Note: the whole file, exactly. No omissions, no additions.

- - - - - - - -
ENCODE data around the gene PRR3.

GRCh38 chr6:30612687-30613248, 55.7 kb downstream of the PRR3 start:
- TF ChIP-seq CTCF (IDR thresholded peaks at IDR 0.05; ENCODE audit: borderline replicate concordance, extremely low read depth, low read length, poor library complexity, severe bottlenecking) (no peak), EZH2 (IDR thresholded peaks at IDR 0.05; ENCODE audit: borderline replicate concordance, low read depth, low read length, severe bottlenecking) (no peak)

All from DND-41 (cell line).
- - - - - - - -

ENCODE data around the gene PRR3.

GRCh38 chr6:30612687-30613248, 55.7 kb downstream of the PRR3 start:
- TF ChIP-seq CTCF (IDR thresholded peaks at IDR 0.05; ENCODE audit: borderline replicate concordance, extremely low read depth, low read length, poor library complexity, severe bottlenecking) (no peak), EZH2 (IDR thresholded peaks at IDR 0.05; ENCODE audit: borderline replicate concordance, low read depth, low read length, severe bottlenecking) (no peak)

All from DND-41 (cell line).